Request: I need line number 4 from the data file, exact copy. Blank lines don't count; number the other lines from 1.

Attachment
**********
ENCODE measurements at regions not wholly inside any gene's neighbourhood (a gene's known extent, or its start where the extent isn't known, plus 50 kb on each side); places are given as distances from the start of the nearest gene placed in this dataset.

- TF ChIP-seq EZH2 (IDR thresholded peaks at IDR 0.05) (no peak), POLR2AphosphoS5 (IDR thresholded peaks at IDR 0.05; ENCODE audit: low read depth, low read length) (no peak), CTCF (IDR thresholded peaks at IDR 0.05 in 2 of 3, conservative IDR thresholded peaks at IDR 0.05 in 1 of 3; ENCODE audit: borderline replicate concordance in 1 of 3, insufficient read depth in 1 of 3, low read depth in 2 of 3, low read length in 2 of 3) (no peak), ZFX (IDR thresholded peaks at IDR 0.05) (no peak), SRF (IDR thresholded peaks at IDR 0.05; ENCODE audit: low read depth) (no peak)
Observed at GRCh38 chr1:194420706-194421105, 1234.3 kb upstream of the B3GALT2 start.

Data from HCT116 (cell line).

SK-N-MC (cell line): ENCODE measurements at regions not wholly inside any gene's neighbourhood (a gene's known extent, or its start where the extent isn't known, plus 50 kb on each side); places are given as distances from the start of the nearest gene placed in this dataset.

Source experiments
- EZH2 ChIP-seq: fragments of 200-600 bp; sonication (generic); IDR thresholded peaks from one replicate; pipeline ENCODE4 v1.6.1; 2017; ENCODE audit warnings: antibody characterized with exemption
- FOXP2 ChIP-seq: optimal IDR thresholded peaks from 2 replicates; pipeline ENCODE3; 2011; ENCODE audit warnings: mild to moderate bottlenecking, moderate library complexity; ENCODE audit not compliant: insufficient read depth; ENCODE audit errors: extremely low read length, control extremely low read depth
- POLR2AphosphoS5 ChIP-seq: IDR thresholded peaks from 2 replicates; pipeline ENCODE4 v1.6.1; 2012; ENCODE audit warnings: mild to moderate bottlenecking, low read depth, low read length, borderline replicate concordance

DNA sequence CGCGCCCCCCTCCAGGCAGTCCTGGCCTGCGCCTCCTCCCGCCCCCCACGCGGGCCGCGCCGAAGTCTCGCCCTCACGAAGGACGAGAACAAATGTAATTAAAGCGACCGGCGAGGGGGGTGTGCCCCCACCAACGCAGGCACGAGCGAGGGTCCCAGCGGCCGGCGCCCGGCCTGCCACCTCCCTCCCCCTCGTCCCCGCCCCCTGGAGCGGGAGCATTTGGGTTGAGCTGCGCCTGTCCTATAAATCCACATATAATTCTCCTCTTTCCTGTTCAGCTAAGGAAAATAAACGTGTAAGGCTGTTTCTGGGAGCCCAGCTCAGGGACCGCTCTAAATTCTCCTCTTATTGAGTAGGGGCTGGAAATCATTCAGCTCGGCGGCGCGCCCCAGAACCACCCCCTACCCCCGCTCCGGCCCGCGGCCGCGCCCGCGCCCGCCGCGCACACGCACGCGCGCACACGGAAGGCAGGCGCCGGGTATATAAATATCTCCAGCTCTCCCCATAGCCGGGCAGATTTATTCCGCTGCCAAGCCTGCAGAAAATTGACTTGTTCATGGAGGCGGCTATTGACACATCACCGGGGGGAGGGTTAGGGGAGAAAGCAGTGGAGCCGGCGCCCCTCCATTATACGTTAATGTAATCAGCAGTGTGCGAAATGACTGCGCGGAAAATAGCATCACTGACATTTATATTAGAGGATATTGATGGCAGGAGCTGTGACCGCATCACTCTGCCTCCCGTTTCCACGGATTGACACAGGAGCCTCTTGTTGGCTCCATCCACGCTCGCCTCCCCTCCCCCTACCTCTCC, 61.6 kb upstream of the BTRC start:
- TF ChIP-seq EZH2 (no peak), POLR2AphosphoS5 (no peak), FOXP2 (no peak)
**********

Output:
Data from HCT116 (cell line).